FEARS that rising interest rates will see Britain’s housing market stall have been played down by an estate agent who says stamp duty has a bigger effect.
A survey by the Royal Institution of Chartered Surveyors [RICS] found interest from buyers dropped in October, with the rate of sales slowing down in most regions.
And the Bank of England raised rates by 0.25 per cent on November 2, the first such rise for a decade.
But Nick Leeming, Chairman of estate agents Jackson-Stops, who have an office in Tunbridge Wells, said: “The moderate interest rate rise is unlikely to disturb the housing market.
“Good things don’t usually last forever. The end of this golden period of great mortgage deals won’t be a surprise to the vast majority of prospective and current homeowners.
“The market remained fairly stable throughout the General Election and the EU referendum, so it would be surprising to see activity levels or house prices fall as a result of such a modest change to interest rates.”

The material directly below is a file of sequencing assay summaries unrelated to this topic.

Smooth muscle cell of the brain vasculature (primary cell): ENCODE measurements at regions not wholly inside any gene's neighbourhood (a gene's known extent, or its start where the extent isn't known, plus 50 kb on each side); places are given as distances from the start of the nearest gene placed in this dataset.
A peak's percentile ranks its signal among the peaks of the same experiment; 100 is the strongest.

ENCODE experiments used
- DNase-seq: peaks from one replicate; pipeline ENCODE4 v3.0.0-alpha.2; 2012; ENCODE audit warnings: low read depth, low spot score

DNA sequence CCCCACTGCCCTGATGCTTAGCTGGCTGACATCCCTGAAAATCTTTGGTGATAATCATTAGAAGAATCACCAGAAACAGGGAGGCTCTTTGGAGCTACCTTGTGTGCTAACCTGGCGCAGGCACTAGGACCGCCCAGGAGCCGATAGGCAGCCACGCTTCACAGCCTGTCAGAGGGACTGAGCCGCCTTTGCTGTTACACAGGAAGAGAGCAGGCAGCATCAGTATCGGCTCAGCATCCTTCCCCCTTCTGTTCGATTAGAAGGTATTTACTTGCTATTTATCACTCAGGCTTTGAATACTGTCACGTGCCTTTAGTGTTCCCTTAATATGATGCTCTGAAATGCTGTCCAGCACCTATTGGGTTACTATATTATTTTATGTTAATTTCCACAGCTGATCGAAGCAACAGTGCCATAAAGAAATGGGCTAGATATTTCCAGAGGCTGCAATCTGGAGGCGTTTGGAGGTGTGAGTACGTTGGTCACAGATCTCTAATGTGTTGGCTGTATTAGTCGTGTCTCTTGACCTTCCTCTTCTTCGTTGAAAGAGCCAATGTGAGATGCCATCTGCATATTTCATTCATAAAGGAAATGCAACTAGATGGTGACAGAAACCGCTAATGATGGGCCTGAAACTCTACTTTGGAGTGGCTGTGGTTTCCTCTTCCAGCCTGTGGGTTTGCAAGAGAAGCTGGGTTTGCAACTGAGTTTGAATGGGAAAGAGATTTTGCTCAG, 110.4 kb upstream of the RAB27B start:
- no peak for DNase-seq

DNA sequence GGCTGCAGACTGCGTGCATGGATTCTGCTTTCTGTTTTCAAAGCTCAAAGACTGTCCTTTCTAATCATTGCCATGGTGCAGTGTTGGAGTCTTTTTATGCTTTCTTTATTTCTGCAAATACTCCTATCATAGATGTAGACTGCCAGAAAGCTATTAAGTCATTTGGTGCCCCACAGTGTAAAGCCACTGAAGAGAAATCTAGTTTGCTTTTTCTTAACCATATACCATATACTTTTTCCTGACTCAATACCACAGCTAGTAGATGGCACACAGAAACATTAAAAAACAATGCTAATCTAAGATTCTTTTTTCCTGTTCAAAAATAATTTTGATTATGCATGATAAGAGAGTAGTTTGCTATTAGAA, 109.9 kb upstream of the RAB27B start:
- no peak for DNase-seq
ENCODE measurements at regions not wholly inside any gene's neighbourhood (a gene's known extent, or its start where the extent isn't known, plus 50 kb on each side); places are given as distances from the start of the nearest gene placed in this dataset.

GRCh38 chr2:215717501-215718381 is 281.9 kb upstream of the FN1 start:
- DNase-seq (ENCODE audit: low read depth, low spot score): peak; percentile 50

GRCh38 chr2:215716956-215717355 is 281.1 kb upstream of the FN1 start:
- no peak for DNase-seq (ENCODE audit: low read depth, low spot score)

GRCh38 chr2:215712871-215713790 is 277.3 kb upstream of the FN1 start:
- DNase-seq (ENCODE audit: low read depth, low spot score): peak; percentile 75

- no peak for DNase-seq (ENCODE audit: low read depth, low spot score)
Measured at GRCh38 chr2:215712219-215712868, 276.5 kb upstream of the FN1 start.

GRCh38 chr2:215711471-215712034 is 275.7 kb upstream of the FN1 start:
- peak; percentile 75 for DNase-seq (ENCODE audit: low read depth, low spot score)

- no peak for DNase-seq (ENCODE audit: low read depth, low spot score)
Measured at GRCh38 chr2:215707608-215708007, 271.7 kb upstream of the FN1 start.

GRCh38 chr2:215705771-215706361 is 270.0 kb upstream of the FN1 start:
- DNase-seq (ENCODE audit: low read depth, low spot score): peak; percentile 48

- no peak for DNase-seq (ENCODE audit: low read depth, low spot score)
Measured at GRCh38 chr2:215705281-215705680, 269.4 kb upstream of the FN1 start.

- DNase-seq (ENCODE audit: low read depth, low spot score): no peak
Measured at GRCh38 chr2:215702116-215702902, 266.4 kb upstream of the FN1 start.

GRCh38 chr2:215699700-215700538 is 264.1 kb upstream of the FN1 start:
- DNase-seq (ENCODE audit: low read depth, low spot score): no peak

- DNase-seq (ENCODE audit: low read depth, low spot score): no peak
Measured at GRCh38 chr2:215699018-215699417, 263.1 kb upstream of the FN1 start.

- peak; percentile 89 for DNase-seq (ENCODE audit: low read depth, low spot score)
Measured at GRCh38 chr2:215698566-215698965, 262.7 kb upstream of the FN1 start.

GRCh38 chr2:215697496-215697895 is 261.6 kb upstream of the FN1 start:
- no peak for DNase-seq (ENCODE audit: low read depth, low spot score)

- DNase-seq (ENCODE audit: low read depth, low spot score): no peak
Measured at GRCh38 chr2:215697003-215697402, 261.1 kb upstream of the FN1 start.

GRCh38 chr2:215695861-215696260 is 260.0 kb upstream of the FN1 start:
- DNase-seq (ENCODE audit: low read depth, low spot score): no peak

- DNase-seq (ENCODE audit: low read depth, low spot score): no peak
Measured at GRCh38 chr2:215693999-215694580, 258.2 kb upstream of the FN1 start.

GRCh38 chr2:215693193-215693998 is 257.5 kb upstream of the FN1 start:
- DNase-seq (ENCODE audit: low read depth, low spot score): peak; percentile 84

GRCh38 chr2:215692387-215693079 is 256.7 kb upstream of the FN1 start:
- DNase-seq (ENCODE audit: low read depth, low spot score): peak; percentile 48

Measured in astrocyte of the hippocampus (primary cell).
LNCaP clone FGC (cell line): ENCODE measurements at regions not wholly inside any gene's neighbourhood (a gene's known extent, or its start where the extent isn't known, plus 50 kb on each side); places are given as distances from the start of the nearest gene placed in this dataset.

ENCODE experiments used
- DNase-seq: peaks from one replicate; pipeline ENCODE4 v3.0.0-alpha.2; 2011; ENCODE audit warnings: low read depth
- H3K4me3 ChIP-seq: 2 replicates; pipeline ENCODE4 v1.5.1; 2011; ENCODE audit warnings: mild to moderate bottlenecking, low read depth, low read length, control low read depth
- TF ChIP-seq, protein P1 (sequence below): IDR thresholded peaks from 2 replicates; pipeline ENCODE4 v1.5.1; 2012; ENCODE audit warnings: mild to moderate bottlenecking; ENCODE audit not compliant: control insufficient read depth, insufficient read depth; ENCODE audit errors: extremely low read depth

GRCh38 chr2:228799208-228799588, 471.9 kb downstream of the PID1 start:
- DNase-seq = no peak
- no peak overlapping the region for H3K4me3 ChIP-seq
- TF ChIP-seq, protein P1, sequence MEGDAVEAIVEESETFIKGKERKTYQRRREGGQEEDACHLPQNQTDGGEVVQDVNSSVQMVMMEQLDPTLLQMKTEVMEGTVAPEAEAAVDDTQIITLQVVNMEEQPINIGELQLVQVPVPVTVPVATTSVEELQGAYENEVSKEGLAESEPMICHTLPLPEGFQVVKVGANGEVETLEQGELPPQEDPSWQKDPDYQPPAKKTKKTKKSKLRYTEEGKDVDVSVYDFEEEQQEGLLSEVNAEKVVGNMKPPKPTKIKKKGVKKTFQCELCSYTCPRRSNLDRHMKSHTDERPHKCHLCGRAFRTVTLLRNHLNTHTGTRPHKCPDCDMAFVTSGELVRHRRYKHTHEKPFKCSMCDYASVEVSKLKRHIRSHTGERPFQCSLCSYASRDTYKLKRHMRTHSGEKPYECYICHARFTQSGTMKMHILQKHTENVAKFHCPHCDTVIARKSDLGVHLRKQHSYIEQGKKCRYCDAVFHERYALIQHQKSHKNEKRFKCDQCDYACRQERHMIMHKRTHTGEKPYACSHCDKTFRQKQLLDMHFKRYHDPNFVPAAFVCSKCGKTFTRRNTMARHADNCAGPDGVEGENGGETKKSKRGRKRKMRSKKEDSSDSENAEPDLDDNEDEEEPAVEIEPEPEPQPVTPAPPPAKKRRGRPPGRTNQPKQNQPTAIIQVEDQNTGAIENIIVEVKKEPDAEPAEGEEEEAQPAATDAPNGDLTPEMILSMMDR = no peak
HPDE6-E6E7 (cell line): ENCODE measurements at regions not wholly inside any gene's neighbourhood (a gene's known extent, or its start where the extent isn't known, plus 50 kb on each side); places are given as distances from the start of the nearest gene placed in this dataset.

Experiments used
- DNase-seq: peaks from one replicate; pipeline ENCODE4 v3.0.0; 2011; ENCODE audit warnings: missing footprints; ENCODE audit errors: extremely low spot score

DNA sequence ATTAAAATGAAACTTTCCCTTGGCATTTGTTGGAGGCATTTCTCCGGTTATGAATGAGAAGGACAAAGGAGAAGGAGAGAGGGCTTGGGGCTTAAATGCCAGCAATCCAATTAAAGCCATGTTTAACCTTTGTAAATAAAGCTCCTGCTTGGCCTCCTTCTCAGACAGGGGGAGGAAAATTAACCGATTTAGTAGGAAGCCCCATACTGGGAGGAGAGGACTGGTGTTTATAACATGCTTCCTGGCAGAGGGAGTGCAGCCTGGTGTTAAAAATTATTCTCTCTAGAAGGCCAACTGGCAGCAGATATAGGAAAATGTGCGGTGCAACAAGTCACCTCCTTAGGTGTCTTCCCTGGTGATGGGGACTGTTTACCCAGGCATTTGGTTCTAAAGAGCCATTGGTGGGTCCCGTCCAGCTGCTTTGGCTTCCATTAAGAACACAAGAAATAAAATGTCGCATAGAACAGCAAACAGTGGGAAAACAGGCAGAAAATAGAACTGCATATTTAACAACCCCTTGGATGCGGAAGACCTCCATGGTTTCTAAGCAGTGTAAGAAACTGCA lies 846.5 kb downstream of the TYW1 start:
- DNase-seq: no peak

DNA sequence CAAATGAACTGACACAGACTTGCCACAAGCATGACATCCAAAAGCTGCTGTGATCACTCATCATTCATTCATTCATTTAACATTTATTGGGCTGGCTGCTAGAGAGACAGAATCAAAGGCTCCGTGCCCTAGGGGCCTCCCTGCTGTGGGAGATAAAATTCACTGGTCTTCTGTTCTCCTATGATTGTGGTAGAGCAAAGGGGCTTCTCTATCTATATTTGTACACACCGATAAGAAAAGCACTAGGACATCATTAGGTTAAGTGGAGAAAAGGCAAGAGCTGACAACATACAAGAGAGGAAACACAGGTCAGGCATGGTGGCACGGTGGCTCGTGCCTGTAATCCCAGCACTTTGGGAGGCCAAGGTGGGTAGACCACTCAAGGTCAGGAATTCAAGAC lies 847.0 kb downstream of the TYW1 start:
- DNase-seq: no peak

The RICS found that only north-east England and Wales saw sales pick up in October. Elsewhere, some agents saw falls in demand of up to 80 per cent compared to the same time last year.
RICS Chief Economist Simon Rubinsohn has aired concerns about how the rate rise could impact on markets. However, Mr Leeming said a bigger impact could come from any reforms in stamp duty in this month’s Budget.
“Traditionally, higher interest rates mean higher mortgage rates, so we may see those already on the fence about moving house take a ‘remain and renovate’ approach instead,” he said.
“However, over the last year punitive stamp duty levels have been a real drag on the property market, and will continue to be unless The Chancellor announces stamp duty reform across all transfer values in the upcoming Budget.
“The combination of stamp duty, high moving costs, economic uncertainty and potential further interest rates rises will represent a major barrier to home ownership.”